Finally, it is necessary to mention colonialism. European militaries invaded, conquered and occupied much of the rest of the world — North and South America, Africa, Asia and Australia — leading to the mass death of Indigenous people due to war, disease and cultural destruction. On a per capita basis, deaths due to colonialism probably outnumber all other mass killings.

                  Despite the carnage, governments today are prepared for even greater slaughter. Every government with nuclear weapons — US, Russia, Britain, France, China, India, Pakistan, Israel and North Korea — is poised to kill millions of civilians, and some of these governments reserve the right to launch a first strike. Nuclear arsenals are commonly justified as deterrence against aggression, but in human terms they are a form of collective insanity, a willingness to be prepared to kill millions of people. The Treaty on Prohibition of Nuclear Weapons came into force in 2021, but none of the governments holding them seems to care.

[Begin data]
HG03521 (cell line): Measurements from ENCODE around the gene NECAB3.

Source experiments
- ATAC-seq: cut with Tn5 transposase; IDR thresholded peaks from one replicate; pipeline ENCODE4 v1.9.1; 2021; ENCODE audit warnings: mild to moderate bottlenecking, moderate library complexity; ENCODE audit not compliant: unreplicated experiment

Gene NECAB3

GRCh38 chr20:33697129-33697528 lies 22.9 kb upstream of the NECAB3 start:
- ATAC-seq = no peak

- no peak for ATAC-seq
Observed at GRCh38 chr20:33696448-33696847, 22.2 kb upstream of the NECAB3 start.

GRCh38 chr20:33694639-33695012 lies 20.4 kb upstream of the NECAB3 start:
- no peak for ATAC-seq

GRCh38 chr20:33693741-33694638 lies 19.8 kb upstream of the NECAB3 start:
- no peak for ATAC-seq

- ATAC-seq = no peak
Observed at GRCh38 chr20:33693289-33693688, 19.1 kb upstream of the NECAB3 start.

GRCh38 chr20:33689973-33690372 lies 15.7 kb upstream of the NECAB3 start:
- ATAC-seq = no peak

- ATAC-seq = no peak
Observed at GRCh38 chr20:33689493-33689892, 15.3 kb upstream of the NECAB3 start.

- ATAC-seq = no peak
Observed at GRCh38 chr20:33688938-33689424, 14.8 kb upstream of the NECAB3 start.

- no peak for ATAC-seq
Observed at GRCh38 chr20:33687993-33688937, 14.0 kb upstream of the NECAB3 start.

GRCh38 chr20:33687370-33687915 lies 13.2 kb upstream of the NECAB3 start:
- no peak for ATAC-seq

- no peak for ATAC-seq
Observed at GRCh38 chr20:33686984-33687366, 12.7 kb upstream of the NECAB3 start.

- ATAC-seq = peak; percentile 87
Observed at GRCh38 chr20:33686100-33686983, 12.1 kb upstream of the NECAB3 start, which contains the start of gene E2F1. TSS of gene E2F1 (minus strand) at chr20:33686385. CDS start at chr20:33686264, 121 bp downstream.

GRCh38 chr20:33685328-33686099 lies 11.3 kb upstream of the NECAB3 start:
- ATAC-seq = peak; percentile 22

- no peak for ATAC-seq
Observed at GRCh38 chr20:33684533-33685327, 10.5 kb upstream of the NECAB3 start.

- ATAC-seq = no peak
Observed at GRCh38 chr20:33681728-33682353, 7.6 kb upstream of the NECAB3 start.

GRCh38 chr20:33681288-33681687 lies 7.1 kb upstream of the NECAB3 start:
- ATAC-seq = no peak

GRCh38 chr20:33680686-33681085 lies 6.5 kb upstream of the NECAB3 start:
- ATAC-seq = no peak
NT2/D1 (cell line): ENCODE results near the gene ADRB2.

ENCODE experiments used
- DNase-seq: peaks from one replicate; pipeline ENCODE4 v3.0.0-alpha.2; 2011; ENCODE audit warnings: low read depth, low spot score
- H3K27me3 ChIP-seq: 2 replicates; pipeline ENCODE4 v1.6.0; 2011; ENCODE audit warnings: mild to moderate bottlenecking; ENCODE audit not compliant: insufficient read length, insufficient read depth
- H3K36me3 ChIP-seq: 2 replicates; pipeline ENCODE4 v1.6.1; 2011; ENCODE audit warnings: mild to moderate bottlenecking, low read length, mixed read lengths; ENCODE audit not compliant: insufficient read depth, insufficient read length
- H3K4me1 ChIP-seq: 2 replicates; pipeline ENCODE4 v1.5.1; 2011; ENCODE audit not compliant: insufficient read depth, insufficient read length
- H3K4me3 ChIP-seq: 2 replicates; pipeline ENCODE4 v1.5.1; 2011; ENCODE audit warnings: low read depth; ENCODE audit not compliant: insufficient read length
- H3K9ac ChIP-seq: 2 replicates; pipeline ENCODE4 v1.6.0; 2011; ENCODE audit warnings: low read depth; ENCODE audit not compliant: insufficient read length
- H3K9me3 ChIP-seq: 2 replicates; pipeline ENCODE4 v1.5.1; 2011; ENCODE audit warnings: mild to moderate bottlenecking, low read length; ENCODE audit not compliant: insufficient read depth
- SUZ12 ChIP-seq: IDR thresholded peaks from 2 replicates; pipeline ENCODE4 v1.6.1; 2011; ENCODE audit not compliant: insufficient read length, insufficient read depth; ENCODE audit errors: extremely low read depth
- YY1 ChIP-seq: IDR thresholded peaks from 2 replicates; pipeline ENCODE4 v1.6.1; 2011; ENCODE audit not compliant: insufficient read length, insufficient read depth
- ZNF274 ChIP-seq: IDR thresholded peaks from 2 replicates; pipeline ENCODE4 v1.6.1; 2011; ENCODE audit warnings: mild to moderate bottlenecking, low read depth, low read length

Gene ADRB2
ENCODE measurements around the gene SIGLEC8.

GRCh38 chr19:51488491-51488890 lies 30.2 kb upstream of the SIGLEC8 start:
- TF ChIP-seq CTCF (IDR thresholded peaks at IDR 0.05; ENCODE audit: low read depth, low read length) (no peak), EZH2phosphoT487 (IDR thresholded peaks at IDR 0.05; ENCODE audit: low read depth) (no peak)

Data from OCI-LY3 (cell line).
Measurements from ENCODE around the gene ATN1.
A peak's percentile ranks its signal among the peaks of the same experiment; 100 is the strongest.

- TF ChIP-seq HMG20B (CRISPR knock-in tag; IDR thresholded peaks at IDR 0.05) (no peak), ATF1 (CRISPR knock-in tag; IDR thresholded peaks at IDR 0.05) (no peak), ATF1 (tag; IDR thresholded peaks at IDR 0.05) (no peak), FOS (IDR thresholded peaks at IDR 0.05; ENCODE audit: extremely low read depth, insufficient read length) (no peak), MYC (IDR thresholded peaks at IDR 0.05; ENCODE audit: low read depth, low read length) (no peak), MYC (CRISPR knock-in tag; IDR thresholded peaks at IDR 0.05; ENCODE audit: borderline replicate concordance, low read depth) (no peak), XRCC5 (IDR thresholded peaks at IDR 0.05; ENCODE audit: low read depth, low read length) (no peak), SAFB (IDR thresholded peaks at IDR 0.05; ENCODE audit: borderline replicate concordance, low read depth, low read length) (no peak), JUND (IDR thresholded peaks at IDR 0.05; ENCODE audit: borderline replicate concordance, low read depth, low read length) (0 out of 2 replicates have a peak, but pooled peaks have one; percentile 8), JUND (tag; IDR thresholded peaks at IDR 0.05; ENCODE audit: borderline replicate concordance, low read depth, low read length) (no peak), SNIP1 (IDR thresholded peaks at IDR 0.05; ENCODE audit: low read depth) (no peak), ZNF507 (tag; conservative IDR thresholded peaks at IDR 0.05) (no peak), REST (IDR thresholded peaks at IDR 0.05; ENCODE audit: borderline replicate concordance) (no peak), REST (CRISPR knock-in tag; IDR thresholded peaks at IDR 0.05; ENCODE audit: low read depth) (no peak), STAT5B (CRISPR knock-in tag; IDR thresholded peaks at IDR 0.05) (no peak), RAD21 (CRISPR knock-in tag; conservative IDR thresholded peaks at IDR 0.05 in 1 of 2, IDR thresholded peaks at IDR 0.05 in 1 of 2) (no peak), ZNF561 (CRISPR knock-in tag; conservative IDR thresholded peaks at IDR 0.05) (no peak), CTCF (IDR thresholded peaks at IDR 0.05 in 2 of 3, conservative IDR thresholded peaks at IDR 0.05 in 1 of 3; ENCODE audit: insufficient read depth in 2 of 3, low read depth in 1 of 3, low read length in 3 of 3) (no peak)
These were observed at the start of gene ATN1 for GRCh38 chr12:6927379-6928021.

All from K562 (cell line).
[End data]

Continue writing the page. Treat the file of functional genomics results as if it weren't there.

Gaza, 2023–24

The Israeli military assault on Gaza, killing tens of thousands of Palestinians, has generated outrage worldwide. What lessons are there from earlier mass killings?

                  One important difference is the role of cover-up. From Nazi Germany to Indonesia to Rwanda, perpetrators and their supporters have tried to hide killings from wider audiences. But the killings in Gaza are in the glare of publicity, which is a key reason for the much greater public uproar. Nevertheless, it is plausible that future exposés will reveal Israeli actions even worse than those now reported in the media.